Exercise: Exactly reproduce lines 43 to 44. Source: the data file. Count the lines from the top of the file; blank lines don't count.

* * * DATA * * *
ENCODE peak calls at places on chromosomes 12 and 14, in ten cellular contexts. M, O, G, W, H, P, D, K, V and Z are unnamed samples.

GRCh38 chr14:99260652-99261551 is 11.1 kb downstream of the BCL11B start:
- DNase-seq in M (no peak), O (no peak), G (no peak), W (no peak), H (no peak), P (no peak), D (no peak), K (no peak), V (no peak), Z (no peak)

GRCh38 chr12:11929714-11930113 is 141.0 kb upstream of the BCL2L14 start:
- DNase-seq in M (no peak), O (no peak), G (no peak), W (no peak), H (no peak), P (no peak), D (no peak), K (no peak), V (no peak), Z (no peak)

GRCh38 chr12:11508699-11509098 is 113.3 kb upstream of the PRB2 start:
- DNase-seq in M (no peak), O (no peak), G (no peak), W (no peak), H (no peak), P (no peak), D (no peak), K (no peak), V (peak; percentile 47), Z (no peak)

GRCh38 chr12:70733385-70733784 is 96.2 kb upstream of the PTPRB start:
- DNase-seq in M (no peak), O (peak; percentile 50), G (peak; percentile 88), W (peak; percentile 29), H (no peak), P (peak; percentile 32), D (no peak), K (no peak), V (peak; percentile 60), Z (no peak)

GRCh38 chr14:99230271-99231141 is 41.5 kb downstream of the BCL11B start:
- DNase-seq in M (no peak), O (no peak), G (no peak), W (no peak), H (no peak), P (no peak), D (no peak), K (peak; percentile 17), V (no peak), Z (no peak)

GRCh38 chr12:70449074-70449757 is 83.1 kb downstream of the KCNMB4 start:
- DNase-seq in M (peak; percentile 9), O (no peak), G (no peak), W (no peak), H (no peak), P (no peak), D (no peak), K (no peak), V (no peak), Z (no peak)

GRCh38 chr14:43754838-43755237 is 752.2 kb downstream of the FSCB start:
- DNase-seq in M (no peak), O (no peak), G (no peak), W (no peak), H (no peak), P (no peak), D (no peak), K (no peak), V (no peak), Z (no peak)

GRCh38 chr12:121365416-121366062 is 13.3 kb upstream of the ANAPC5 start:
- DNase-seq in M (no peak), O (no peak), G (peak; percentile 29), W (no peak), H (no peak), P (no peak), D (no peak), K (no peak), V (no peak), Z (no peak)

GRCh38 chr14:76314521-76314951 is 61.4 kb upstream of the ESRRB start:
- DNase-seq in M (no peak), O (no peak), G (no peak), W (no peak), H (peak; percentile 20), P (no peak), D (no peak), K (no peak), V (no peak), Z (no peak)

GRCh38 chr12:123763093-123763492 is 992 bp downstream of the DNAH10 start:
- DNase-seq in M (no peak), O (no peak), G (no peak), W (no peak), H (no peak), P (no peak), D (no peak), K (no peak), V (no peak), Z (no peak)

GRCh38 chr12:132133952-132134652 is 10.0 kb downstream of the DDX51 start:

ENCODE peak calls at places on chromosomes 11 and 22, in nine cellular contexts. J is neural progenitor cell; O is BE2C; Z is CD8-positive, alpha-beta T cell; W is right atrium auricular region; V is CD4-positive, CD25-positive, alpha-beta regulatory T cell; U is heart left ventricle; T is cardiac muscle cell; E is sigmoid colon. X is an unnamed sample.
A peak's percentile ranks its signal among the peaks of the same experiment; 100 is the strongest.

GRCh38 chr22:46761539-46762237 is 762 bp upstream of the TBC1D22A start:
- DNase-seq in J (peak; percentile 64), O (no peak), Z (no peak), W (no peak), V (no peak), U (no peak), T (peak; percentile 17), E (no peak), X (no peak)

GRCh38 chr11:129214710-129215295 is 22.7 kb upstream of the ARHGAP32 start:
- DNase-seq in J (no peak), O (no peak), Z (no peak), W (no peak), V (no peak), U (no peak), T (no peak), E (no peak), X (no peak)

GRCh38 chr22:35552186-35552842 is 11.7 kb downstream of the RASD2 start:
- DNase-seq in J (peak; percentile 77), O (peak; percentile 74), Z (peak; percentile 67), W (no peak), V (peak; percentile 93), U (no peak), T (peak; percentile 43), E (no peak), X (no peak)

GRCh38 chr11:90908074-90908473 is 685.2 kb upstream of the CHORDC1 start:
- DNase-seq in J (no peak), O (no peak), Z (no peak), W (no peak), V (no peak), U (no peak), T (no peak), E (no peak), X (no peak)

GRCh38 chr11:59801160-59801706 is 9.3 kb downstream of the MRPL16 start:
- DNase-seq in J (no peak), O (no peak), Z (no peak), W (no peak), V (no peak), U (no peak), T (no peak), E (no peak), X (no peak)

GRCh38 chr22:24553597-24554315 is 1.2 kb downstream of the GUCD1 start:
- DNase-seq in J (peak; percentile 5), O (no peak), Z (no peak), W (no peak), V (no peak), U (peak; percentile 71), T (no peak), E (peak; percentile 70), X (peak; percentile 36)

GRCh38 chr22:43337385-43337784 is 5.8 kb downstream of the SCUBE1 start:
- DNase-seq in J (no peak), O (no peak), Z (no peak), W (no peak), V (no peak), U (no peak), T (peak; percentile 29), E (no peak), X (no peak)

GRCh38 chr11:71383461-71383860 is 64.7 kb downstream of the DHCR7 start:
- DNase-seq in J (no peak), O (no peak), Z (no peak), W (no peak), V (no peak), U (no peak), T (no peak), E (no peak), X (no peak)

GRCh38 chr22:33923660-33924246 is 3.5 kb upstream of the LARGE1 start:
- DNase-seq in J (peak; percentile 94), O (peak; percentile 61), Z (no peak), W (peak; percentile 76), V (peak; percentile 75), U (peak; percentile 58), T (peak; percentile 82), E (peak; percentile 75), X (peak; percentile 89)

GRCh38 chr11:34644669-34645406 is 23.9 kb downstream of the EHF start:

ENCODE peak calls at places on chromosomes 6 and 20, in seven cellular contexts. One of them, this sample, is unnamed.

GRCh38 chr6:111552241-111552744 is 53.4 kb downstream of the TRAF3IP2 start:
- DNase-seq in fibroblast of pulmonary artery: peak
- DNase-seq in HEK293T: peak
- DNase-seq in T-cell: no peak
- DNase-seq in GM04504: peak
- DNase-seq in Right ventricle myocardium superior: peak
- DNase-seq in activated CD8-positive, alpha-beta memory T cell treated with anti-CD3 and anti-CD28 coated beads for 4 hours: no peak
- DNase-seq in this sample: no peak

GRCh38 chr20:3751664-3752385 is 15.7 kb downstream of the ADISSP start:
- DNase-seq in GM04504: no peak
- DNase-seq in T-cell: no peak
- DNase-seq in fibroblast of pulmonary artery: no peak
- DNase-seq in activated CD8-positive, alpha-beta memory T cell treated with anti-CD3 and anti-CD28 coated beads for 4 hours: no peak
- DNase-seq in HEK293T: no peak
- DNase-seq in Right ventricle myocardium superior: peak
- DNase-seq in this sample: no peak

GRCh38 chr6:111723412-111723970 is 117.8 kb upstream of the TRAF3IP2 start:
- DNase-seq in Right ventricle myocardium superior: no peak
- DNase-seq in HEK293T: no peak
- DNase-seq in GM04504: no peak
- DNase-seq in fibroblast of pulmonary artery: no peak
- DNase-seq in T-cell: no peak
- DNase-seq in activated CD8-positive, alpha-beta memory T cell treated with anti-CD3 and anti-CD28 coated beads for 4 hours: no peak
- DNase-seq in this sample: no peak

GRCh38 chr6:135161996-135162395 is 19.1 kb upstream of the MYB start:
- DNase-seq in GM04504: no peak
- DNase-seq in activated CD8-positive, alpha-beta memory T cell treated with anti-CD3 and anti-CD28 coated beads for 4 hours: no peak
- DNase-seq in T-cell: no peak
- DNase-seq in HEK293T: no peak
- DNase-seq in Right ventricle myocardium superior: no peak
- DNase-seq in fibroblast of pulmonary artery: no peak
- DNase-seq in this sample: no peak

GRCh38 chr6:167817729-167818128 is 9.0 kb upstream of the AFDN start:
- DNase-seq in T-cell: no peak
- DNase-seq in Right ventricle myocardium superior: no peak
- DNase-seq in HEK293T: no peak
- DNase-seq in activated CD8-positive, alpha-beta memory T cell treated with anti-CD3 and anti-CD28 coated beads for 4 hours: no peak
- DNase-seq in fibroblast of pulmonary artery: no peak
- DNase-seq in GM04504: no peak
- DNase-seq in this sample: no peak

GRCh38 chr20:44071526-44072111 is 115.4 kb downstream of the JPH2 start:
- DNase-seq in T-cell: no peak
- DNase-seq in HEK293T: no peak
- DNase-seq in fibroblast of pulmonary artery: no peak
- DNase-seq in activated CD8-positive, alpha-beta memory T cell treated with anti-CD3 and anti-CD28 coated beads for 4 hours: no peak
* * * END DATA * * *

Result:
GRCh38 chr11:34644669-34645406 is 23.9 kb downstream of the EHF start:

ENCODE peak calls at places on chromosomes 6 and 20, in seven cellular contexts. One of them, this sample, is unnamed.